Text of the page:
By this time Simon had resigned as office secretary and as there was nobody else interested in taking on the role, I volunteered and had my hand snapped off. I had never heard of 'facilities time', which was what the time you spent on union duties was called and I was gobsmacked when I realised that I had to account for every minute that I did spend on union activities and that there was no corresponding reduction in my allocation of work! Oh baptism of fire, you hadn't even arrived yet! And I should mention that because there had been a freeze on recruitment I was the youngest in the office over 100 people. Not that I ever let that intimidate me!

Much time was spent travelling to union HQ in London and then visiting the actual computer HQ in Telford otherwise known as the National Development Centre. It's funny looking back because that place was filled with all those massive storage unit type computers with discs running on the front....just like the old films. We were not actually going to get computers as such on our desks but VDU's, visual display units, remember them?! Enormous great big things that apparently emitted low level radiation.

However before COP became a reality, there was the education that was 1981 and the long , protracted and probably the most bitter dispute in civil service history, the 1981 Civil Service Pay Dispute, which did actually make the Guinness Book of World records as the UK's longest industrial dispute, for a short time.

Dear Mrs Thatcher in her wisdom had abolished the Pay Research Unit which the Civil Service Unions (CCSU) had stood by for many years. The only hiccup on the horizon up to then had been the short lived 1979 pay dispute which basically added to the burden of the old Labour government and placed a few nails in their coffin. The CCSU made a claim for 15% with a minimum payment of £10 per week (those were the days....double figure pay increases) which was obviously turned down flat and arbitration was refused despite the fact that in theory there was supposed to be unilateral access to arbitration. The members voted and the dispute was born.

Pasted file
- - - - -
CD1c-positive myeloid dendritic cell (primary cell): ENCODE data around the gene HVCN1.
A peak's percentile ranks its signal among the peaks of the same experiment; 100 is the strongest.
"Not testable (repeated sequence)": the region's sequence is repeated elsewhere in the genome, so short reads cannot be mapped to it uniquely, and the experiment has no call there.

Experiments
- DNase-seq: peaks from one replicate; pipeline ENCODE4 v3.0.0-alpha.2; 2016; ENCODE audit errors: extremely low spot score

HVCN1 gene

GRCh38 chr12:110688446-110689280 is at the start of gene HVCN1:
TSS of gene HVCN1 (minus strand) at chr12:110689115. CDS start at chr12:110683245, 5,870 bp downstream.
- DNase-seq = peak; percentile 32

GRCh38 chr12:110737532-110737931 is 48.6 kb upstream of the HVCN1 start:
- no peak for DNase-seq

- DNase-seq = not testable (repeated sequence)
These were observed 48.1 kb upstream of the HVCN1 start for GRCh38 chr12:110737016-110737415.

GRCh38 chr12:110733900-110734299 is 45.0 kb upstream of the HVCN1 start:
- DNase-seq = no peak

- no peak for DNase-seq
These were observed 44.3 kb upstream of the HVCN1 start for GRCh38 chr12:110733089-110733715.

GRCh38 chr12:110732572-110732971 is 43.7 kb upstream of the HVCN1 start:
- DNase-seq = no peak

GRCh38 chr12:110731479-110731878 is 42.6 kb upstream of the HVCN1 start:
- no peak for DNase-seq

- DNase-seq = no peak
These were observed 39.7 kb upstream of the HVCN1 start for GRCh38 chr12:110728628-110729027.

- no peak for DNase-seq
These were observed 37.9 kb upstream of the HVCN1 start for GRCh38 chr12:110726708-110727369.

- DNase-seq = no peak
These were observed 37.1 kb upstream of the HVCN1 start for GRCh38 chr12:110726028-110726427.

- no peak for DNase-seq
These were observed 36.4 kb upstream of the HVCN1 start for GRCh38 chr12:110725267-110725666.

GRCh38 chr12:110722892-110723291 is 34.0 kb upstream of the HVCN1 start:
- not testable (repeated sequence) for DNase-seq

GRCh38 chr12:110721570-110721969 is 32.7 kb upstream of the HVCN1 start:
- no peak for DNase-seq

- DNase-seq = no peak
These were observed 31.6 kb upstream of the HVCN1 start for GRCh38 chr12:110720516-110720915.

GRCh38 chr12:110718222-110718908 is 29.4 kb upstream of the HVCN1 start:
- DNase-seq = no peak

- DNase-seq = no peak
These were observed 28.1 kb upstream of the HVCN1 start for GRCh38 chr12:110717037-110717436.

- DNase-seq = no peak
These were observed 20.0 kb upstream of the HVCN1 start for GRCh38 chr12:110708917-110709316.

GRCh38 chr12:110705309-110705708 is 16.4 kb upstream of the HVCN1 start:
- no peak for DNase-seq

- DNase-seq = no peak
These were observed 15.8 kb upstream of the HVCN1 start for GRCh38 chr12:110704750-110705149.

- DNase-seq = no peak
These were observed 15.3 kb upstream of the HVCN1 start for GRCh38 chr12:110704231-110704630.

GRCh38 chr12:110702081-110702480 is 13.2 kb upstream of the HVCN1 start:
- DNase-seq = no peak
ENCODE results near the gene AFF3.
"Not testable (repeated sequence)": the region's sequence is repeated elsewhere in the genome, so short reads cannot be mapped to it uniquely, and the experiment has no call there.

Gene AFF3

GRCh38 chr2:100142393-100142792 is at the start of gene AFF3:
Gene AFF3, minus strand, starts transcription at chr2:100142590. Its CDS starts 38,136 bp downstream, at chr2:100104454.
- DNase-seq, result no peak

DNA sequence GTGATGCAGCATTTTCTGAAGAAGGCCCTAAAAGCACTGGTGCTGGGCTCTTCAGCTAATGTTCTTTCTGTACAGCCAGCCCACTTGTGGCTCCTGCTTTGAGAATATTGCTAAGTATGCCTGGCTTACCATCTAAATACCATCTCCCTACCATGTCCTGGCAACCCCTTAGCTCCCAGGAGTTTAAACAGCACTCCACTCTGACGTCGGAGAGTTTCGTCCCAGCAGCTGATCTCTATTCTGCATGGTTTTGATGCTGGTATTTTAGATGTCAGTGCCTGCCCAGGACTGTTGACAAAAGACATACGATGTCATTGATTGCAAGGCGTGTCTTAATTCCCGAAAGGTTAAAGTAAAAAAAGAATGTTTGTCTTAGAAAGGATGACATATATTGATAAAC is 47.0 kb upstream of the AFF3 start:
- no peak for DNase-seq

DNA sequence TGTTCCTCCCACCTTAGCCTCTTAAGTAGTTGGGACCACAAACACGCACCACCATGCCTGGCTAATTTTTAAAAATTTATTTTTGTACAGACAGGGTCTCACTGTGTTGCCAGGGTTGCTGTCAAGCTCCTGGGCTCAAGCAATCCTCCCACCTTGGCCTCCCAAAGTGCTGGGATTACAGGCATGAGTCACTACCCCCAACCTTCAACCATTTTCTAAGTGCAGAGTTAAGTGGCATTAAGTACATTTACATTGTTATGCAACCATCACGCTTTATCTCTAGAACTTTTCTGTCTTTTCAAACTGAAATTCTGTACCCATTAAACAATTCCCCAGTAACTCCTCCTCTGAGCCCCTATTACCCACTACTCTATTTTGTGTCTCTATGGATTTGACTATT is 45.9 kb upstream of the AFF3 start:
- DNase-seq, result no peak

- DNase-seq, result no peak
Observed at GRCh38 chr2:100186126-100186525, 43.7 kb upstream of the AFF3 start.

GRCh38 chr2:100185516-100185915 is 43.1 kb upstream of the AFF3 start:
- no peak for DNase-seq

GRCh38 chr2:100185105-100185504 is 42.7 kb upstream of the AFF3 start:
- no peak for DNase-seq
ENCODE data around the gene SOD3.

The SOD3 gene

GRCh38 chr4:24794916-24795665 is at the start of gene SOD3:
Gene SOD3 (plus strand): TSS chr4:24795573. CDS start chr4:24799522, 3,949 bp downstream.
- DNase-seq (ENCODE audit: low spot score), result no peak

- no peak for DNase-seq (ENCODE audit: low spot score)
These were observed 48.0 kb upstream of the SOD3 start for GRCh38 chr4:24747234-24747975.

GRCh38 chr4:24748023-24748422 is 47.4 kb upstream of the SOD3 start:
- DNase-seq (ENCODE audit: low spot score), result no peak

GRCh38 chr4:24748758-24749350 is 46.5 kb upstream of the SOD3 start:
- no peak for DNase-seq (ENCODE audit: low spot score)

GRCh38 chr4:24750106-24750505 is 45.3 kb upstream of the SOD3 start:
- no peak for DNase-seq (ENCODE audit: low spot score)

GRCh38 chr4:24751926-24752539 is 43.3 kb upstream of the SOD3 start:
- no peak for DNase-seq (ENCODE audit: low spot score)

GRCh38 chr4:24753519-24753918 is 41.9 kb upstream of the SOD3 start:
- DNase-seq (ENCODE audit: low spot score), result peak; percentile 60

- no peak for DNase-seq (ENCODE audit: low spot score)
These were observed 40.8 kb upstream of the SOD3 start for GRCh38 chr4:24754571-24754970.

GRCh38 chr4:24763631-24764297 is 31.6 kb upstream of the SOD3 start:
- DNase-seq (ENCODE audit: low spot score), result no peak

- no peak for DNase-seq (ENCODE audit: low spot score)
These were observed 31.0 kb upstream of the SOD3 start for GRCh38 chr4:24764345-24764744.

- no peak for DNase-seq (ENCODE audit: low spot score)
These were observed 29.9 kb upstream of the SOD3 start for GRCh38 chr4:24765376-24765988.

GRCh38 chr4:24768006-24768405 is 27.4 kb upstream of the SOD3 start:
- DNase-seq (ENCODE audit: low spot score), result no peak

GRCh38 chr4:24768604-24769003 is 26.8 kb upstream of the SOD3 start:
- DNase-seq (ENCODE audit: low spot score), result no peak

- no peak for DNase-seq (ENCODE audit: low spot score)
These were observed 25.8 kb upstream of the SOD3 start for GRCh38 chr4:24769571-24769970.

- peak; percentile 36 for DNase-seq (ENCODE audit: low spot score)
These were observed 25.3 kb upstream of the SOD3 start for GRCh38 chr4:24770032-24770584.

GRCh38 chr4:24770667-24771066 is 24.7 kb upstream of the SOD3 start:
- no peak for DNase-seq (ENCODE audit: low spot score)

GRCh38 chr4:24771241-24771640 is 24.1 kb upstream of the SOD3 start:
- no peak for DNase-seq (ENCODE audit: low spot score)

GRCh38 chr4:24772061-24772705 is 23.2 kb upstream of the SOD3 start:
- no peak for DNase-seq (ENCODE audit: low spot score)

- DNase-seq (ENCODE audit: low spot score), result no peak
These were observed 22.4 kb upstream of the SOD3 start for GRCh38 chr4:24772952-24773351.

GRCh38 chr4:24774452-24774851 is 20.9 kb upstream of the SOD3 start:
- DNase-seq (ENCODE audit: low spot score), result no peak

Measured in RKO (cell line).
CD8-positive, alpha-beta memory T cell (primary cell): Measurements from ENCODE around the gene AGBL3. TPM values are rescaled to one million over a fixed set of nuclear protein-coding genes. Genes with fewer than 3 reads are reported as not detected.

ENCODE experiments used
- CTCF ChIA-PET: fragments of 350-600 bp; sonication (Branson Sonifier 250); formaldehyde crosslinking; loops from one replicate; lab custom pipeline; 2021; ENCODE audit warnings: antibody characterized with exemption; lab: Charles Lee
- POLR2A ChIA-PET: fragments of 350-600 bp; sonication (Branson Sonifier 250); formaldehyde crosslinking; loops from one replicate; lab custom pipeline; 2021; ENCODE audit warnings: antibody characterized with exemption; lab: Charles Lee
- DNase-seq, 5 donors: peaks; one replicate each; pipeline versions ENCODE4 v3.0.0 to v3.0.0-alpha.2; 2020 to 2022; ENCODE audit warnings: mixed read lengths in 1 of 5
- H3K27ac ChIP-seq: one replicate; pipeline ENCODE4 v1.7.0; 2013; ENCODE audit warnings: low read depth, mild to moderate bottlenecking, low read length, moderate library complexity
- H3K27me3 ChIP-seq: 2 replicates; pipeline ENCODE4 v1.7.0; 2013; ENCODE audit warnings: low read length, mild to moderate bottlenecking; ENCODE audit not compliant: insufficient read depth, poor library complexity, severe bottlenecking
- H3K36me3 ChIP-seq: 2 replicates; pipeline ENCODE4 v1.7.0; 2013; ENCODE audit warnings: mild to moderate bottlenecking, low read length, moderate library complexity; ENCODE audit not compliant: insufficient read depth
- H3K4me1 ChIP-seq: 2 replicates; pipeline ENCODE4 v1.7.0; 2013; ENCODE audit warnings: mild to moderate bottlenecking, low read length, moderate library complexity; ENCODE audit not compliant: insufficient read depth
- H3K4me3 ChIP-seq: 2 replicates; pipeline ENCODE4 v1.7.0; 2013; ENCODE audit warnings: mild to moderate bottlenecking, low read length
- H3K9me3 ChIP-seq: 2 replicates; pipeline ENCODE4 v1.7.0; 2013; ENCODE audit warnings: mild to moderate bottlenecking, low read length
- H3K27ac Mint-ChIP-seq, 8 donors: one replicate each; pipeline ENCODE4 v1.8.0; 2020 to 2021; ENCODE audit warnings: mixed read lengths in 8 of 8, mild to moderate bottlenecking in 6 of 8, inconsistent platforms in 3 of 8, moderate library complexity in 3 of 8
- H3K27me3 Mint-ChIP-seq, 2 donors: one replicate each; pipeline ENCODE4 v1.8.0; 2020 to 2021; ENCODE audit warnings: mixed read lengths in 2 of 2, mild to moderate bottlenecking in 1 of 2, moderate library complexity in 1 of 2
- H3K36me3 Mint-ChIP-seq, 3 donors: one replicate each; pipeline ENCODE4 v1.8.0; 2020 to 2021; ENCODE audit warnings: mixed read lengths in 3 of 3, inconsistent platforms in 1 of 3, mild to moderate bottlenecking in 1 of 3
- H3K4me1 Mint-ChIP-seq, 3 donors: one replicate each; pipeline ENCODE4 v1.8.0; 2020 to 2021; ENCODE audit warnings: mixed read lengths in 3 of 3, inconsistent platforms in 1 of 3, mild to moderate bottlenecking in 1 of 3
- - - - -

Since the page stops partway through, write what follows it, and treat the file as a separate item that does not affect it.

I attended my first mass meetings and boy did they grip me. The drama, the passion, the speeches, the cause, like church but so much better and so much more real life! Furthermore here were votes etc I was allowed to participate in because I still wasn't old enough to vote in a general election. It was then that my father baptised me with my new nickname; 'Arthur' after Mr Scargill!


Mass meetings and fervour! £10 a week bottom line sounded good to me. I was on £32 a week which I supplemented by working at the Molineux selling programmes for my beloved Wolves. Now that was a good job. 3 hours on a Saturday afternoon, commission basis, good pitch in the season ticket holders stand, which was brand spanking new, I'm told a pretty face and £40 in my pocket! I used to pray for a good cup run with home draws. I had started selling programmes when I was 14, I lied about my age to get the job. One of the perks was a free ticket into the game. I used to miss about 20 minutes of the first half whilst cashing up but the other perks made up for this.

There were always lots of speakers at the meetings but I do recall Tony Christopher who was then the General Secretary of the IRSF with his 'wilko' type moustache and very posh accent. He was hated by the left but loved by the majority because he felt like a safe pair of hands and sounded so damn reasonable.

The first part of the dispute was a day of action when virtually everyone came out for a one day strike. This I recall was successful and in my own office only six non-members went into work that day. We had a decent picket line outside the office, no laws then limiting numbers and everyone was so polite and nobody was called a scab.